André Previn
Violin Concerto (Anne-Sophie)
Rachmaninov
Symphony No.2 in E minor, Op.27

Anne-Sophie Mutter (violin)

London Symphony Orchestra
André Previn

André Previn with Anne-Sophie Mutter © Harald Hoffmann / DG While he collaborates with the LSO but seldom now, André Previn’s concerts with the orchestra remain highlights of any season; and if these performances sprang few surprises, the overall consistency and integrity of the music-making could hardly be gainsaid.

In the first half, Anne-Sophie Mutter revived the 40-minute Violin Concerto (2001 – it now has a successor composed in 2010) that Previn wrote specifically for her. It is easy enough to identify the limitations of this piece: the rather ramshackle sonata-design of the opening Moderato (its themes replete with a little help from Previn’s stylistic ‘friends’), the slightly forced alternating between the plangent and introspection of the central movement, and being relatively uneventful in the lengthy finale. Listen beneath the surface, though, and more telling aspects soon emerge: thus the first movement sets up an expectancy which is pointedly deferred by its successor’s soulful musings, before the closing Andante wistfully unfolds its variations on a children’s song in a journey ‘From a train in Germany’ that comes full circle for a tranquil conclusion.

Along with an orchestration that adds an eloquent overlay to Previn’s customary expertise, the solo part unerringly plays to Mutter’s strengths – not least in allowing her to pursue (yet never indulge) her liking for myriad tonal shadings and timbral inflections to wholly musical, as opposed to merely technical, ends. The LSO was quietly committed in support here and also in an encore, the newly orchestrated ‘Song’ (from Previn’s Tango Song and Dance for violin and piano) – making for a final and undeniably fond communiqué from an émigré sensibility.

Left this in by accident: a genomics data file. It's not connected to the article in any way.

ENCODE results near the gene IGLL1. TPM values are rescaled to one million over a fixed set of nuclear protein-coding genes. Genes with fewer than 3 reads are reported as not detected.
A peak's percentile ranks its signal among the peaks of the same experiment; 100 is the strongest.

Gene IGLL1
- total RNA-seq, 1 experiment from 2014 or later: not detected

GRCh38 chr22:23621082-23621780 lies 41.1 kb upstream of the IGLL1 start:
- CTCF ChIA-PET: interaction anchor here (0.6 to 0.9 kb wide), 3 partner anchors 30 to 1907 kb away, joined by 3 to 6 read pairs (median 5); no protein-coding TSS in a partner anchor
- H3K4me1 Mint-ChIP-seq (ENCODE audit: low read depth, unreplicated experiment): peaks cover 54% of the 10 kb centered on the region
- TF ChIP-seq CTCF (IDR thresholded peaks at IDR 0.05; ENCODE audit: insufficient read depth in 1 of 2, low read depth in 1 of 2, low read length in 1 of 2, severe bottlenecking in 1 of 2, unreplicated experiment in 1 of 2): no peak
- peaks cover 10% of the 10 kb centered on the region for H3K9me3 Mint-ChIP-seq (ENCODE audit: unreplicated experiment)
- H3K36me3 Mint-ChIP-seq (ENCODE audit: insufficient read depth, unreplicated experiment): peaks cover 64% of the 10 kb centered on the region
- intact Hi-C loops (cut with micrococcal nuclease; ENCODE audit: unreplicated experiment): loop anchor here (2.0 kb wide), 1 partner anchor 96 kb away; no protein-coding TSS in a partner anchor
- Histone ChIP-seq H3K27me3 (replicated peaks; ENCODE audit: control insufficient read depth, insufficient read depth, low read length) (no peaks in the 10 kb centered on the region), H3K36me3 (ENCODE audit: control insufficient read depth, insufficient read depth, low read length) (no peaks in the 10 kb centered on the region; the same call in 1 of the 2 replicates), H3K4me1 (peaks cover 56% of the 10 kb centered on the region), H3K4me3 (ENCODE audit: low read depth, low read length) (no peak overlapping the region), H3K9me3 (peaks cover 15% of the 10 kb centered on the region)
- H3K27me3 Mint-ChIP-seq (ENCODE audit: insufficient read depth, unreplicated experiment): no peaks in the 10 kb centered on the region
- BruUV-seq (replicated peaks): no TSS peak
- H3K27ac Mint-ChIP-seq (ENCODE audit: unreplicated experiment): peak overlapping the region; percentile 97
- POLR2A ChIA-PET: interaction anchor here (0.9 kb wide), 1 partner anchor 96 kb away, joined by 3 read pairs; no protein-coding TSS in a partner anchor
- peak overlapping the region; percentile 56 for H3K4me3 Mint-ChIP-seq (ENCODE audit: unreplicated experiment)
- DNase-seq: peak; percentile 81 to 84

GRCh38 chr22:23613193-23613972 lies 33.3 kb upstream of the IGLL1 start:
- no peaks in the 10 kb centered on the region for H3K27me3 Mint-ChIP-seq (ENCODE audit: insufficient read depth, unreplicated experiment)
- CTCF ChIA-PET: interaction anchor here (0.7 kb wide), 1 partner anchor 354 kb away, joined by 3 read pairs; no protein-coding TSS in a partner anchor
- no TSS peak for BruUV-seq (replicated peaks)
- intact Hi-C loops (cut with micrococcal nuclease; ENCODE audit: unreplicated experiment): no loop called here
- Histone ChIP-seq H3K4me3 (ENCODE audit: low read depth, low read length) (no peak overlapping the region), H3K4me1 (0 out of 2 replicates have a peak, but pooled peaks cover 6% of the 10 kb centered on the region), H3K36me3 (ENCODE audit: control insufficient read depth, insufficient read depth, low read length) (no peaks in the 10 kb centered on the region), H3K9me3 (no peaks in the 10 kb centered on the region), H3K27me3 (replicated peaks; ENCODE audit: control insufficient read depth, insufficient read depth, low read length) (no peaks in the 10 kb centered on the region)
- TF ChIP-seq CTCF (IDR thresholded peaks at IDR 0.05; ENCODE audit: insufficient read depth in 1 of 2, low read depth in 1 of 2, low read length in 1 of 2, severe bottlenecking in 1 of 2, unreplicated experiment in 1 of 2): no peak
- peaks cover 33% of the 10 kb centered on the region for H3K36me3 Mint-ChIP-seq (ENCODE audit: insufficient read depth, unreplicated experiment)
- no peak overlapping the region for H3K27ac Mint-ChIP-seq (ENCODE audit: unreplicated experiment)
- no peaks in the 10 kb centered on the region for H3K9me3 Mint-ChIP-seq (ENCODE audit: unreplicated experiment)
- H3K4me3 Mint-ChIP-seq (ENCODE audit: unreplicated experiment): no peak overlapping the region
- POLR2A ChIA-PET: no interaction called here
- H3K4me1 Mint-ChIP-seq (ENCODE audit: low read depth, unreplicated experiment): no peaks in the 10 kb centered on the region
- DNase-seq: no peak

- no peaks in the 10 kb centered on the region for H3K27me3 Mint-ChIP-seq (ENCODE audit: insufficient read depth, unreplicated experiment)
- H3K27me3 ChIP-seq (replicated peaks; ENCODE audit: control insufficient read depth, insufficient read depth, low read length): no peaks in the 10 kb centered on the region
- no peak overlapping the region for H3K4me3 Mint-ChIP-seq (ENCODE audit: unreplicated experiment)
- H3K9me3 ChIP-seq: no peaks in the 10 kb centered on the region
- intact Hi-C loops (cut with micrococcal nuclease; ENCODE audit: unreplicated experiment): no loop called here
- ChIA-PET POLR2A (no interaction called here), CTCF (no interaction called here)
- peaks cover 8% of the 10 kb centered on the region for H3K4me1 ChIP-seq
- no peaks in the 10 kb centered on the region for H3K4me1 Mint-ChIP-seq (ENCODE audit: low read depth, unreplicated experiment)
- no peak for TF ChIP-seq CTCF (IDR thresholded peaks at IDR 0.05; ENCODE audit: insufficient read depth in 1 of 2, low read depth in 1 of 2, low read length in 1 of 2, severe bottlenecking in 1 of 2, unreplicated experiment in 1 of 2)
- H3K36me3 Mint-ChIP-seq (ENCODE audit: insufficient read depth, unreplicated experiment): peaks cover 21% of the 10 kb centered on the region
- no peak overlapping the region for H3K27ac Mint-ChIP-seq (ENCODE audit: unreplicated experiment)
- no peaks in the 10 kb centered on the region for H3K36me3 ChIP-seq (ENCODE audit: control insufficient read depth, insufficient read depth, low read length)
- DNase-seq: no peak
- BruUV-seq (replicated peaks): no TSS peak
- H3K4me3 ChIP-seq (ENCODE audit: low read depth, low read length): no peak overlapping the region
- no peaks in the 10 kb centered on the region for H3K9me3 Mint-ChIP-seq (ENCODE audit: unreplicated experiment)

After the interval, Rachmaninov’s Second Symphony (1907) – a piece Previn has done as much as any Western conductor to vindicate as an expansive while cohesive totality. True, this reading had its confines: the opening movement’s slow introduction was a little flaccid emotionally, then the main Allegro took time to hit its stride, notably in a powerfully cumulative take on the development, though the coda was oddly flat-footed by comparison (but at least it was double basses 'alone' at the very end). Nor did the Scherzo quite hit the mark in its lazy recalcitrance, for all that the fugal punning of the Trio had the right fancifulness, and with the coda hardly ominous in its matter-of-fact plainness. Best was the Adagio, its indelible clarinet melody limpidly phrased by Andrew Marriner and its restive central section building in terraced waves toward a rhetorical though never hectoring climax, from where the music headed with quiet intent to its conclusion of tender repose. Never an easy movement to pull off, the finale rather lost focus in the (over-)extended second theme, though progress towards its triumphal return was keenly maintained.

The applause that greeted the resounding final bars was predictably if understandably ecstatic – as much, one felt, in response to what this conductor has achieved with this orchestra over almost five decades than to a performance which, admirable in many ways, was not the equal of, say, the Walton First Symphony and Vaughan Williams’s Fifth that Previn has given with the LSO during recent years. It yet set the seal on a memorable evening, capped by the ailing if still highly motivated conductor’s gesture of farewell as he was assisted from the platform.

 

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